Issue: Despite assertions from the Administration that deportation efforts are focused on "violent criminals," a memo released last week from Department of Homeland Security (DHS) makes clear that detention and deportation efforts may target any undocumented immigrants. The same memo enlists local police to serve as part of the immigration enforcement apparatus. Such orders from the Administration create more opportunities for law enforcement to target and harass people based on race, language, and appearance . Data shows that immigrants are actually less likely to commit serious crimes than those born in the U.S. Yet, ICE raids have already taken place in at least six states and have rounded up over 600 undocumented immigrants, at least a quarter of whom do not have any felony convictions. We need Congress to step up to oppose these actions and to protect immigrants from harmful stereotypes, mass deportation, discrimination and harassment.
What motivated me to attend AIDSWatch in Georgia was my preparedness and passion to educate representatives about the important issues at stake for people living with HIV/AIDS in Georgia and in the United States, related to policy and funding priorities. I have accumulated a huge fortune of data from PWN-USA, Georgia Equality, The Georgia HIV Advocacy Network, NHeLP and a host of other organizations that raised my ability to advocate in an effective and successful way.
About 12 years ago I spent three weekends over the course of six months at a grown-up sleep away camp that I called "anti-racism camp." The real name was even better. It was called "Doing Our Own Work" and it was an intensive reading, journaling, discussion and action program for white women who wanted to be actively anti-racist.
The incoming Trump administration and Congress have campaigned on promises to repeal the Affordable Care Act (ACA, a.k.a. "Obamacare"), which has helped over 20 million Americans gain health care coverage as well as ensuring those of us with preexisting conditions are not discriminated against by insurance companies.
We are not just another case number. We are important to our communities.
You never know who you will run into sometimes, even at the doctor's office. I myself, as so many, live with my status. I don't want to say illness or disease, because both remind me of being sick.
With community events around the country happening from last week through the first week of November; a vibrant radio show on the theme hosted by PWN-USA Colorado member Pozitively Dee on Saturday; a Twitter chat scheduled for 2 PM ET today with special guest co-hosts from Christie's Place, Futures Without Violence, National Network to End Domestic Violence, The Well Project and the Women's HIV Program at UCSF (follow using the hashtags #EndVAWHIV and #pwnspeaks!); and at least two cities (Philadelphia and Houston) issuing proclamations for the Day of Action, our third annual Day of Action to End Violence Against Women Living with HIV is shaping up to be another success.
I was thinking the same thing when I read about a Day of Action to End Violence Against Women. I was thinking: where is the solution? Being a woman who has experienced so much violence, you describe it beautifully well; however sad ... it's true. We wish to teach our children to stand up, to fight, to advocate for themselves. Then the reality of what you're up against becomes very real. A friend, a lover, someone you just met. That individual at some time decides for you it's time to pay for this friendship. I want you to love me. Love = Sex; (this is why I have so much trouble being in love with anything) you feel the rage roll off them; and to you it's delivered. Smothering you beneath the stench of lust, lunacy and fear. All the while being the slave to their desires and needs. To fight back may be easier and sometimes to live you let it play out. Pain, disgust, the fear, my stomach hurts so bad; my head is spinning. I can't die like this. Endurance and perseverance are what get me through in order to arrive back where I started with yet another deep wound from battle. Smiling and acting as if it were just a nightmare. As you help others forgetting your pain you grow a little more insane each day. I use insanity because if you look up the word insanity it is doing the same thing over and over trying to reach a different outcome.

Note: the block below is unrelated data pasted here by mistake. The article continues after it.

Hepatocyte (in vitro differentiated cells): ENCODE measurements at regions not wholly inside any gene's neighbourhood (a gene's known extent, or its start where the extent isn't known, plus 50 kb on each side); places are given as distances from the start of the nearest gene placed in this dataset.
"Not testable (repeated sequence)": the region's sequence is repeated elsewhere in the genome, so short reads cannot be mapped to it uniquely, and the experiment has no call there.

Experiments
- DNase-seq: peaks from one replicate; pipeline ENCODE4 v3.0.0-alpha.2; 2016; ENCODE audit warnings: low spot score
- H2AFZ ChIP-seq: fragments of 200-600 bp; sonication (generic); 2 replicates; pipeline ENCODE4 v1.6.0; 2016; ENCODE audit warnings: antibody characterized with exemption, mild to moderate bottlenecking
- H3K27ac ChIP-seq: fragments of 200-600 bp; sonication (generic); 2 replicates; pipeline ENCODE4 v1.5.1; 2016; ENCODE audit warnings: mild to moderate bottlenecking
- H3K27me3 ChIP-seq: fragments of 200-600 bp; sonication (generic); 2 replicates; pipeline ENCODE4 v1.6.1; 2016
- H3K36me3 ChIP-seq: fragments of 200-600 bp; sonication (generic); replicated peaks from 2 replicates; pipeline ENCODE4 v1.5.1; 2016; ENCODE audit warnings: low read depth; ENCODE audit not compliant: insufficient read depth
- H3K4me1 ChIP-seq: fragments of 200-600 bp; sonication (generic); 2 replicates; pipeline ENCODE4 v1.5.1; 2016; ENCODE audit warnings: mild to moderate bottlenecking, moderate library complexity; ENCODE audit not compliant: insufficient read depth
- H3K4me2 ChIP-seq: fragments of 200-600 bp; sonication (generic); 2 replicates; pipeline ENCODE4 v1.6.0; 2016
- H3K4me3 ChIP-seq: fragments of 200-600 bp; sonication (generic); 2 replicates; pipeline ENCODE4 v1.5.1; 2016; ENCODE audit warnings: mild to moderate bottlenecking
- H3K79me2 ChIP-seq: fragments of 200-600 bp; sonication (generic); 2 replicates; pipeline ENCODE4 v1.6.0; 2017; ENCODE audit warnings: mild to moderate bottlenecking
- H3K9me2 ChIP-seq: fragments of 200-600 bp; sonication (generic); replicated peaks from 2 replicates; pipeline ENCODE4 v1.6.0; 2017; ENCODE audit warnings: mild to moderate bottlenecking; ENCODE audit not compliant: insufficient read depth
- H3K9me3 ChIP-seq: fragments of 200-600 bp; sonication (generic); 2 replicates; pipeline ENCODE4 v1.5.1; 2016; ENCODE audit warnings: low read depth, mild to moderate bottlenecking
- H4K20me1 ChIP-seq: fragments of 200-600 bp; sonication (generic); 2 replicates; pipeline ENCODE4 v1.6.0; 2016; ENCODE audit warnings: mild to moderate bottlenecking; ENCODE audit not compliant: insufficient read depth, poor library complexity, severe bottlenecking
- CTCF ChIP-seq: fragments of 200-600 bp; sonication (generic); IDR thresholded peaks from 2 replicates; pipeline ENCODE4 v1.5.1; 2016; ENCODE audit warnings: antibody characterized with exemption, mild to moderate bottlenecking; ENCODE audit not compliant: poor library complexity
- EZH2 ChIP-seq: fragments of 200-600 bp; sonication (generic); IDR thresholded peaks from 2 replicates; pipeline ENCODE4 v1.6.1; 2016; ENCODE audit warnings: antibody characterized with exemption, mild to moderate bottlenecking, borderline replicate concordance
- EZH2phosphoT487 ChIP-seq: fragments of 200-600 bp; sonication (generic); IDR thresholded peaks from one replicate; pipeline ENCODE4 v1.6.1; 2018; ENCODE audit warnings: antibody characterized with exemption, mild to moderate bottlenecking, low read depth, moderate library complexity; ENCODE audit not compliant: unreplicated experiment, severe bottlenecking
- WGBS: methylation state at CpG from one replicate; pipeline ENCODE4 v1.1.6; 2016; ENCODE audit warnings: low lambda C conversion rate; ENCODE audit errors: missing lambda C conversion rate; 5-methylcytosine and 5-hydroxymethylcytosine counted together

Since the beginning of the epidemic, people with HIV and allies have had to save our own lives. We have educated, fought and held accountable our medical providers, federal health departments, big pharma, the justice department and the many people and institutions that threatened our survival. The struggles continue today, and in virtually every space, I've come to recognize it's the women of Positive Women's Network - USA who are leading the way.
Months of planning and preparation from PWN-USA's Summit Planning Committee, Board, staff and presenters paid off last month, as 250 women living with HIV from 29 states, the U.S. Virgin Islands, Puerto Rico and Canada came together in Fort Walton Beach, Florida, for SPEAK UP! 2016 National Leadership Summit for Women Living with HIV.
Those of us living with or affected by HIV have a common goal in mind: to eradicate transmission of HIV. So, why are HIV transmissions rates on a steady rise with each passing year?
The Positive Women's Network of the United States of America (PWN-USA) is a network of HIV+ women and allies organizing and advocating for our rights -- and blogging all along the way.
If you are an HIV+ woman or support the rights of HIV+ women, join PWN-USA as a member or ally today!
Learn more about PWN-USA's mission and herstory, and how to get involved
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